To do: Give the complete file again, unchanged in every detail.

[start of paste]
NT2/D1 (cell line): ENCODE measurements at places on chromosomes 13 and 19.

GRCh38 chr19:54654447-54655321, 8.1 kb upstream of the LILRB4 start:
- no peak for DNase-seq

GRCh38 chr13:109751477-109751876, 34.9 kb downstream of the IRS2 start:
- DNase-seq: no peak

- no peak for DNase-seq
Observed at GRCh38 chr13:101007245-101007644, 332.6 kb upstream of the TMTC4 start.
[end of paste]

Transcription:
NT2/D1 (cell line): ENCODE measurements at places on chromosomes 13 and 19.

GRCh38 chr19:54654447-54655321, 8.1 kb upstream of the LILRB4 start:
- no peak for DNase-seq

GRCh38 chr13:109751477-109751876, 34.9 kb downstream of the IRS2 start:
- DNase-seq: no peak

- no peak for DNase-seq
Observed at GRCh38 chr13:101007245-101007644, 332.6 kb upstream of the TMTC4 start.